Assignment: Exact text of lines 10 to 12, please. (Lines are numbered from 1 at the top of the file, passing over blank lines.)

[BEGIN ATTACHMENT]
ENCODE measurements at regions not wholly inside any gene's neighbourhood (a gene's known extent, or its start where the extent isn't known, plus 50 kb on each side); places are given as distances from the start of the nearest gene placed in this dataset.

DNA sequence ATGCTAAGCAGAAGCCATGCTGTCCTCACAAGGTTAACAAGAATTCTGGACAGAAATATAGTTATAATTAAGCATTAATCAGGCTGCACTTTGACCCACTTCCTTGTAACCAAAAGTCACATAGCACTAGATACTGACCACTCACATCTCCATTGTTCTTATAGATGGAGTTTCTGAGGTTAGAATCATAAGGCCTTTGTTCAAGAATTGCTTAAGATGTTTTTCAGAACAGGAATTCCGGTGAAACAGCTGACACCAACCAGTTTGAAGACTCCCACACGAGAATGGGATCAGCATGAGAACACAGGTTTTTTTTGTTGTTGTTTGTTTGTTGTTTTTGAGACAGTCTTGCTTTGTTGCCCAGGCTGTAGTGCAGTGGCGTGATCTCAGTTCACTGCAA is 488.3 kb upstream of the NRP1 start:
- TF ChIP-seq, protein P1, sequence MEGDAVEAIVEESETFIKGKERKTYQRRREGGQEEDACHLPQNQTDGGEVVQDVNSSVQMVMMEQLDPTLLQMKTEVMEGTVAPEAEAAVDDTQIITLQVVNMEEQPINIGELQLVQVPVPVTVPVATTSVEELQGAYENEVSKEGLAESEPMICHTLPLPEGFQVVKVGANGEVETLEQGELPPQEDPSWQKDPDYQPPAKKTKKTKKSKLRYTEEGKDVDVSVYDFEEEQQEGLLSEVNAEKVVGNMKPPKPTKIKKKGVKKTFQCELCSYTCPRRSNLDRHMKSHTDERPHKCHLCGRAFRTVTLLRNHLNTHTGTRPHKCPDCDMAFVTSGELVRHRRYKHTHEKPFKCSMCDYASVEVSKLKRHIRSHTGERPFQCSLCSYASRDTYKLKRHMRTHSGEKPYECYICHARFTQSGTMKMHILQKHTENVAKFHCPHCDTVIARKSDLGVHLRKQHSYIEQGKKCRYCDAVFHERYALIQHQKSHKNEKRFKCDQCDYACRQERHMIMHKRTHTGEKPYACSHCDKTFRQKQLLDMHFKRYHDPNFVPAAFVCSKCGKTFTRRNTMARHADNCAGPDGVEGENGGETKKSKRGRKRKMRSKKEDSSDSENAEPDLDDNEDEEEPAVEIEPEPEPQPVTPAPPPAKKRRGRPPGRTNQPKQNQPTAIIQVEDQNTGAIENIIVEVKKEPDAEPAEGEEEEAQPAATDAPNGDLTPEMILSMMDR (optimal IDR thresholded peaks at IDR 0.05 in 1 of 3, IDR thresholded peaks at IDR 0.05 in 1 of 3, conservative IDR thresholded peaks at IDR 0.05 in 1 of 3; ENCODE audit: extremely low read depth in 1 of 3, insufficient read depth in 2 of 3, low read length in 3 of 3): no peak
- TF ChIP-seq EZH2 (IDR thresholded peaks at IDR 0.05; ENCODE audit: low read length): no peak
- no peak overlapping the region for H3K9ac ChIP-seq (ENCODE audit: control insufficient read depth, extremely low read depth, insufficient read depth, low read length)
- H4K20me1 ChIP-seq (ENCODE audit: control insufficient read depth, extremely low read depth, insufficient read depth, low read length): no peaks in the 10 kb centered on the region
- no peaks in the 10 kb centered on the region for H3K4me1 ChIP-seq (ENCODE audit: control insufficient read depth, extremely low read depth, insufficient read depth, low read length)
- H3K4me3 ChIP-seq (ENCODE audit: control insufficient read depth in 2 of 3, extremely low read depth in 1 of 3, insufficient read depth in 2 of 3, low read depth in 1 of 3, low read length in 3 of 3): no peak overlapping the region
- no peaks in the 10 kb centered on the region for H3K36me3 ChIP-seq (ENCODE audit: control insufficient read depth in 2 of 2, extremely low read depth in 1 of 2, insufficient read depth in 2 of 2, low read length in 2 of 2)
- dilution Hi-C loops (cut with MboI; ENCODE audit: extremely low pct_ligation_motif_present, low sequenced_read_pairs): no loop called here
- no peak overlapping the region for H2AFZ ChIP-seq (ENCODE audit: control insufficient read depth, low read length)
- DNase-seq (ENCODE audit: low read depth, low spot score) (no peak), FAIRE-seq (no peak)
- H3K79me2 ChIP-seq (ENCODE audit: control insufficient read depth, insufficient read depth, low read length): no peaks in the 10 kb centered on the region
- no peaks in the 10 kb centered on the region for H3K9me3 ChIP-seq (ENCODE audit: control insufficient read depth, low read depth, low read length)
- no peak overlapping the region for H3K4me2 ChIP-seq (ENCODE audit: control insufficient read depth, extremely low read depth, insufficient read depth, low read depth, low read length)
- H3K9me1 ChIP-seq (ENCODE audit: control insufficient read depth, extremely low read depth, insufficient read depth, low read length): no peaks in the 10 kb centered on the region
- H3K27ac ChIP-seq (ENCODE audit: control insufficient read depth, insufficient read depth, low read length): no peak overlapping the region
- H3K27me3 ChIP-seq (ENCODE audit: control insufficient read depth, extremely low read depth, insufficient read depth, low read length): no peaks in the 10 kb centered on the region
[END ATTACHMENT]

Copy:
- dilution Hi-C loops (cut with MboI; ENCODE audit: extremely low pct_ligation_motif_present, low sequenced_read_pairs): no loop called here
- no peak overlapping the region for H2AFZ ChIP-seq (ENCODE audit: control insufficient read depth, low read length)
- DNase-seq (ENCODE audit: low read depth, low spot score) (no peak), FAIRE-seq (no peak)